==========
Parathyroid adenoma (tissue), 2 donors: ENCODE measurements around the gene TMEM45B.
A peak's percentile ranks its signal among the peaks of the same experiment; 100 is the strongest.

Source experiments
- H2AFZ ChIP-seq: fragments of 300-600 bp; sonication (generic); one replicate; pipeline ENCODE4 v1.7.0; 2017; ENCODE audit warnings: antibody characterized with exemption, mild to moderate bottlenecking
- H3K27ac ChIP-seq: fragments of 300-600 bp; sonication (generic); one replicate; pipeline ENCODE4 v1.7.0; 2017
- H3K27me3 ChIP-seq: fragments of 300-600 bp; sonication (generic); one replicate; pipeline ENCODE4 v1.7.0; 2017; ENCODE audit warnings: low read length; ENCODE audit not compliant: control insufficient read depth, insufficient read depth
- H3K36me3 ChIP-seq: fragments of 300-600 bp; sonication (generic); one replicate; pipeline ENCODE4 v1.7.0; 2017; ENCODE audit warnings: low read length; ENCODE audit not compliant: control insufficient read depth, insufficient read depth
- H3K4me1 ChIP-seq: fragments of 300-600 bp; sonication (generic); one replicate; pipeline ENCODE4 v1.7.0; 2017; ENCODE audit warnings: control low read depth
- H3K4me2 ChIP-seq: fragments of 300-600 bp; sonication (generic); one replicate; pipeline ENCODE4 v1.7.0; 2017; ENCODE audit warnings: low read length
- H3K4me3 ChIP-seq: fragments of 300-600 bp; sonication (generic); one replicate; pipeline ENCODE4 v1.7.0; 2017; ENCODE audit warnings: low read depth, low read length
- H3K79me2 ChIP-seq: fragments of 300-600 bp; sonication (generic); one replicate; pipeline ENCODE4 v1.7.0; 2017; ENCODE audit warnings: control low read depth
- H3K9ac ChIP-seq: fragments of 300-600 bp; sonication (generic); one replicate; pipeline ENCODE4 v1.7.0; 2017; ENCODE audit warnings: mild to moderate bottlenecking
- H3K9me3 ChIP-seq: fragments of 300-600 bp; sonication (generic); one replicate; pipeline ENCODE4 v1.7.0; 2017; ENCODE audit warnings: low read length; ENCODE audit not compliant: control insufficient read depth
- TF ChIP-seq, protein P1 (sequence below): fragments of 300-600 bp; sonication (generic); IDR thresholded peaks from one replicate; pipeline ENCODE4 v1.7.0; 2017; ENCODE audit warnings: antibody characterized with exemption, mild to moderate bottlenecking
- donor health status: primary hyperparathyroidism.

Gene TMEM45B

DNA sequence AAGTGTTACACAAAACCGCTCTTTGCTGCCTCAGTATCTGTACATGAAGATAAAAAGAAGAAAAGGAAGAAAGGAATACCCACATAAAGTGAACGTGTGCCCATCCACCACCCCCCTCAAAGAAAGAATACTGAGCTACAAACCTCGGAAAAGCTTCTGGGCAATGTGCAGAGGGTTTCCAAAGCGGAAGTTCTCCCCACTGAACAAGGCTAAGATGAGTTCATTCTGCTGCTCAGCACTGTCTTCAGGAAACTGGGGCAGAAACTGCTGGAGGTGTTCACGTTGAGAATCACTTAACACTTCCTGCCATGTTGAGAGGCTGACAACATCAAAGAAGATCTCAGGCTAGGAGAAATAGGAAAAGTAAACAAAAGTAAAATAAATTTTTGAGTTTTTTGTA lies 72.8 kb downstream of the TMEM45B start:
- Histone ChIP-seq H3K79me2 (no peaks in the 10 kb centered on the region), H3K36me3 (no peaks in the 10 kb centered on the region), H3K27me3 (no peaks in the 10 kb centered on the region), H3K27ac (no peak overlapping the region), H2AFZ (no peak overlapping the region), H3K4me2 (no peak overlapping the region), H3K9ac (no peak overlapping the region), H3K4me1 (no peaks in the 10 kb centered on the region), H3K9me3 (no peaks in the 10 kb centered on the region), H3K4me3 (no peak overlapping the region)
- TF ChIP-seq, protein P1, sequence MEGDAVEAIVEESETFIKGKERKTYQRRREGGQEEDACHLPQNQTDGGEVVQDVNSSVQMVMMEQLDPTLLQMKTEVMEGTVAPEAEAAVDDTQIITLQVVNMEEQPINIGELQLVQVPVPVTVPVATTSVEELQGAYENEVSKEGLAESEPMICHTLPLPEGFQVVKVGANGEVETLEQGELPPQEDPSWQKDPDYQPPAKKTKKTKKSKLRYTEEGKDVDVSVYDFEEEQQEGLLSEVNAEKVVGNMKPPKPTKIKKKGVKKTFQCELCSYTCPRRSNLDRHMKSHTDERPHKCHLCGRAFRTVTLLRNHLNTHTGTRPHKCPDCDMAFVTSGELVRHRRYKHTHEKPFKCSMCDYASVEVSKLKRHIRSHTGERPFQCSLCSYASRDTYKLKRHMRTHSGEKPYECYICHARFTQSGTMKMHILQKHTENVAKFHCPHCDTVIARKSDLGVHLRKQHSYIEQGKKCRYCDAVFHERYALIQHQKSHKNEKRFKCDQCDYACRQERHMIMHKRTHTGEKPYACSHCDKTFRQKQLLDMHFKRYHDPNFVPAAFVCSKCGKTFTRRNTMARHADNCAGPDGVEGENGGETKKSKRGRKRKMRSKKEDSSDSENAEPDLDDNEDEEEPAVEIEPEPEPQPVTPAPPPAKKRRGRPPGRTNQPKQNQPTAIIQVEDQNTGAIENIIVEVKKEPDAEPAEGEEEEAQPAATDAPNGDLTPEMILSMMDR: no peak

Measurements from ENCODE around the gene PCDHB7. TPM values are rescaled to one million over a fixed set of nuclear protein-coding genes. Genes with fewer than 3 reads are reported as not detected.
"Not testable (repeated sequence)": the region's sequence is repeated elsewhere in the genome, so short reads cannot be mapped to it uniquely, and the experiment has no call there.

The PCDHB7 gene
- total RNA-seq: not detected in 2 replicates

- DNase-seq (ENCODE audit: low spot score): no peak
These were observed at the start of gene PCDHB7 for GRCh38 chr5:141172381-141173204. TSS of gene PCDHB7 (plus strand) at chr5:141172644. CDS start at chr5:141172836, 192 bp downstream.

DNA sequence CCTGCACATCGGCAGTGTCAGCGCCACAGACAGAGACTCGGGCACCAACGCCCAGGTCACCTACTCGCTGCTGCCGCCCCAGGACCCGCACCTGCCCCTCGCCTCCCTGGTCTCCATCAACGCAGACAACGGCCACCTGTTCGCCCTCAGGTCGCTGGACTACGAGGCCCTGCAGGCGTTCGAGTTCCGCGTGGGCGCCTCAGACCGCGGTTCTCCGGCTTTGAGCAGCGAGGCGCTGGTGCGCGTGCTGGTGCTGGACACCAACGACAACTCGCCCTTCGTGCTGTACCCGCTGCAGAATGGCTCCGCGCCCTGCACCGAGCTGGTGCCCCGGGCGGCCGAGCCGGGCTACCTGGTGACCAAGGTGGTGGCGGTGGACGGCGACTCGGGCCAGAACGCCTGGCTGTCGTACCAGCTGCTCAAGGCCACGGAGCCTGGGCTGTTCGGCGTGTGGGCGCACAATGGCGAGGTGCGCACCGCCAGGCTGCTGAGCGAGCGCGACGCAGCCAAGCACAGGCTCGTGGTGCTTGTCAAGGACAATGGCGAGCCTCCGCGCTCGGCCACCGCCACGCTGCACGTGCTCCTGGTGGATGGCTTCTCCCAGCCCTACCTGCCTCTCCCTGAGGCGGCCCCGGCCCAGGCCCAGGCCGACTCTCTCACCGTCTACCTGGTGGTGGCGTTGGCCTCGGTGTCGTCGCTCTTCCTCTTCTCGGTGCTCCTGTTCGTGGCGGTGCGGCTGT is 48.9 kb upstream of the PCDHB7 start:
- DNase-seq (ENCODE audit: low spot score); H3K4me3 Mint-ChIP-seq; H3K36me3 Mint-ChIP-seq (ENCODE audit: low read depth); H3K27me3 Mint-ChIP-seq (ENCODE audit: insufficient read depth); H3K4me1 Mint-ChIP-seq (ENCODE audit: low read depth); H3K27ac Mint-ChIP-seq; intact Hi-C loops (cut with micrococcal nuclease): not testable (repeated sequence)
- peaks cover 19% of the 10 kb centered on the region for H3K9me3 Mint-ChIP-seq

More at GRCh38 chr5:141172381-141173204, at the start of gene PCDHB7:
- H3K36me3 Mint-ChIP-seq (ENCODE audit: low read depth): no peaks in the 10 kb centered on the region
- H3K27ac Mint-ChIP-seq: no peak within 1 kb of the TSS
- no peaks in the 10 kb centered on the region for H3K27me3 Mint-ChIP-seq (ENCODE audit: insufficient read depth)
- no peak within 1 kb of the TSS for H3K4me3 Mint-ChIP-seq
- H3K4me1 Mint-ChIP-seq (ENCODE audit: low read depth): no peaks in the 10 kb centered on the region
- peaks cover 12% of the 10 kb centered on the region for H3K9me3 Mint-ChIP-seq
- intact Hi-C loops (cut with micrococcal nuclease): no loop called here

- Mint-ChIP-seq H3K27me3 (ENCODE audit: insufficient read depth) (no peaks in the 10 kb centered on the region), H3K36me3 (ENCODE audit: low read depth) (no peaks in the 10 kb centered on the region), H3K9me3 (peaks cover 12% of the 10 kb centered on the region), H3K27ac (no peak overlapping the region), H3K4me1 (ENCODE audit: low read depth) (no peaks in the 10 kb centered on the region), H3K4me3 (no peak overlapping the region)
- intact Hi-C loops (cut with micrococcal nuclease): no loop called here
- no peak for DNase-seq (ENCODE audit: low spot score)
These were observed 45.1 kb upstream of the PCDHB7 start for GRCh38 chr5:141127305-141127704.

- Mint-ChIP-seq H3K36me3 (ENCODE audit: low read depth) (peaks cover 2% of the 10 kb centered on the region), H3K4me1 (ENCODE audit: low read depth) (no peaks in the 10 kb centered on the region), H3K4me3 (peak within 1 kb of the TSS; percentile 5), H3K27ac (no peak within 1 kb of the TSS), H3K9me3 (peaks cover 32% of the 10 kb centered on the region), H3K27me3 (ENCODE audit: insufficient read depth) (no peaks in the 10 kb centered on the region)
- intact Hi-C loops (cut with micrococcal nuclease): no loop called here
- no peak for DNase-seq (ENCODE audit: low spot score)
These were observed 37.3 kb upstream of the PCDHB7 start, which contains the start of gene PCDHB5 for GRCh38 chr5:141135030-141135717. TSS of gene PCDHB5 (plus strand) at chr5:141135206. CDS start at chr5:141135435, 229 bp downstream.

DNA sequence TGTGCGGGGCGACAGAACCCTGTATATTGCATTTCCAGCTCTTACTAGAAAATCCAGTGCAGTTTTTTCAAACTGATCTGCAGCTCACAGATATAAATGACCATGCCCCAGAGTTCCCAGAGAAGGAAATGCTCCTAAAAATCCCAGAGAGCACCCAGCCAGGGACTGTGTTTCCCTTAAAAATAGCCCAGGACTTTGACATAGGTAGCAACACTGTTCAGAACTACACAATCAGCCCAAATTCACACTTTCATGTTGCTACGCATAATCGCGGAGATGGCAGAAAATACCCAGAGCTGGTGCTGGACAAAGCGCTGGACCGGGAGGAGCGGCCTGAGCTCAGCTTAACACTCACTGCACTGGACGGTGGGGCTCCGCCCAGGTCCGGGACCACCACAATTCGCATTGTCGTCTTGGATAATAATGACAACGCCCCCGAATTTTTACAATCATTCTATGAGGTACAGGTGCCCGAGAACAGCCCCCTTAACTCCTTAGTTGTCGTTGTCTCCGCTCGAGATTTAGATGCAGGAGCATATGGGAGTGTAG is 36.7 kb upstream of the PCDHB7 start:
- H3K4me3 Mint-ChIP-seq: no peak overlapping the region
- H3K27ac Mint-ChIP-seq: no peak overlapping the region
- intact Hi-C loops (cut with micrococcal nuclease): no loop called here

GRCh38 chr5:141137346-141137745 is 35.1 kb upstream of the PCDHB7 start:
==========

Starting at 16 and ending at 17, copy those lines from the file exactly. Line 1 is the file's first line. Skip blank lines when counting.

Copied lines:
Gene TMEM45B

DNA sequence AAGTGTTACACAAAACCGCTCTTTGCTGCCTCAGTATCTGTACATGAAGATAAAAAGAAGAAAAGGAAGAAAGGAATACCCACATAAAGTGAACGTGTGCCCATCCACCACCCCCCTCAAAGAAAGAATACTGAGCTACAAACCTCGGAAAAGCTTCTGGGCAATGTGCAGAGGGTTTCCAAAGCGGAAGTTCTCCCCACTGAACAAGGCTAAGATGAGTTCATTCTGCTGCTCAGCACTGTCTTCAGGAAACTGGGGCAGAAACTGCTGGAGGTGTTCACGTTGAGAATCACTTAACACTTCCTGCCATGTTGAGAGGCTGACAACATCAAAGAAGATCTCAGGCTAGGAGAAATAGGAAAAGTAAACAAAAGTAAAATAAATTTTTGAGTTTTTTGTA lies 72.8 kb downstream of the TMEM45B start: